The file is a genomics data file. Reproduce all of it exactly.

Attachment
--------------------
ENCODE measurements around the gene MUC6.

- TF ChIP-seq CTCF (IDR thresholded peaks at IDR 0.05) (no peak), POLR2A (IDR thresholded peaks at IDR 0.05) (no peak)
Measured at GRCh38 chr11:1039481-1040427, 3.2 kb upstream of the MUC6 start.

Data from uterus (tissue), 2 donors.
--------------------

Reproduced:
ENCODE measurements around the gene MUC6.

- TF ChIP-seq CTCF (IDR thresholded peaks at IDR 0.05) (no peak), POLR2A (IDR thresholded peaks at IDR 0.05) (no peak)
Measured at GRCh38 chr11:1039481-1040427, 3.2 kb upstream of the MUC6 start.

Data from uterus (tissue), 2 donors.